What Happens When You Eat?
The food we eat affects more than just the waistline. We know that certain nutrients have special benefits for the heart, and in general what’s good for the heart is good for the brain. But there are foods that are especially critical for brain health. For example, the omega-3 fatty acids such as docosahexaenoic acid (DHA) found in foods like salmon, mackerel, and other cold-water fish contribute to the growth, structure, and function of nerve cells. They are critical for brain development in infants and children and may stave off cognitive decline in adults. But omega-3’s are just one important part of a brain-health diet. Protein is essential for the manufacture of neurotransmitters. Vitamins C, E, and K promote cognitive function and memory. Several appetite-regulating gut hormones, including leptin and ghrelin, have been shown to have an effect on mood and emotions In short, when you eat brain-healthy foods, you feel better and your brain functions better.
What Happens When You Don’t Eat Well?
Unfortunately, the typical American diet is not optimized for brain health. Diets high in carbohydrates are known to raise blood sugar levels and lead to an increase in inflammation; research shows that inflammation acutely affects the brain through noted decreases in cognition and processing skills. Think about the “brain fog” that you might experience when you have a cold—that’s the result of temporarily increased inflammation in your body as it fights off the illness. Chronic inflammation from a poor diet leads to ongoing brain fog. There is also a well-established link between increased levels of inflammation and both mood disorders and long-term neurodegenerative diseases like Alzheimer’s disease or Parkinson’s disease. That’s why some researchers are now calling Alzheimer’s disease “Type 3 diabetes”—that’s how high the risk is for those who eat poorly.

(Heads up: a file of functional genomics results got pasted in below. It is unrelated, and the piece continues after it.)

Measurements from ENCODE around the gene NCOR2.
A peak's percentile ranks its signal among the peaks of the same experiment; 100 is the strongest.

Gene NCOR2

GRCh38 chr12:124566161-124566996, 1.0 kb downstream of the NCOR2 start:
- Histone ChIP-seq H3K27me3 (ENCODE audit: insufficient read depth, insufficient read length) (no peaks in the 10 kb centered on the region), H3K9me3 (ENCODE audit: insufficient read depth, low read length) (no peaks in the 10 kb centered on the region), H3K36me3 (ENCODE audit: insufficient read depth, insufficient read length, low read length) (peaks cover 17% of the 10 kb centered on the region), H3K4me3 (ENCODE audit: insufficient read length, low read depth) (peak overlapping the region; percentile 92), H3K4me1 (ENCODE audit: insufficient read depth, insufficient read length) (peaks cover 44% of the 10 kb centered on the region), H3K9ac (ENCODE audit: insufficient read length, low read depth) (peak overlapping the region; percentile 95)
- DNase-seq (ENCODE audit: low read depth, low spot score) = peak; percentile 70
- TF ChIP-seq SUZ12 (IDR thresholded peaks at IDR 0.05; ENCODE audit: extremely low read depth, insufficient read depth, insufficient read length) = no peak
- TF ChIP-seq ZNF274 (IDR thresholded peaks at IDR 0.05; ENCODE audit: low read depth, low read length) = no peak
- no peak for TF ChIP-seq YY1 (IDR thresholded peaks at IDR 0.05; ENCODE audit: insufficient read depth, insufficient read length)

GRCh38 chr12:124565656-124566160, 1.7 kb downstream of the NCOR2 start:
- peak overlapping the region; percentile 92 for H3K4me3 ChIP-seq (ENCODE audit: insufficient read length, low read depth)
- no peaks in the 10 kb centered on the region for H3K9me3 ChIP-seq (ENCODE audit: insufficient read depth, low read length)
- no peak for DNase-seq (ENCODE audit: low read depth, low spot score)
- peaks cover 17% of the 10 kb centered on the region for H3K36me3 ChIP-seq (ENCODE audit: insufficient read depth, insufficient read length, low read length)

A brain that’s in a constant state of hyperglycemia—high blood sugar—simply cannot function well. Chronically high blood glucose levels exert a negative influence on cognition, and recent studies have shown that lower HbA1C and glucose levels were associated with significantly better scores in delayed recall, learning ability, and memory consolidation. Chronic high cholesterol can accelerate the rate at which your cerebral cortex shrinks over time, and a thinner cortex is associated with weaker memory.
What to Do
There is nothing complicated about eating for better brain health, but it’s difficult to change lifelong habits. Make one small change at a time or go “cold turkey,” whatever works for you, with a goal of replacing brain-damaging foods with brain-healthy ones. Emphasize these brain-boosting foods over processed fatty food:
• Cold-water fish, including salmon and tuna, are rich sources of DHA. Splurge on caviar once in a while—it’s great for your brain.
• Fruits and vegetables in a wide range of colors: Each color has a different combination of nutrients that your brain needs.
• Whole grains and legumes
Give a pass to high fructose corn syrup and other simple sugars, which one UCLA study showed to produce a marked decline in synaptic activity in rats. Skip trans fats, saturated fats, and high-fat meats.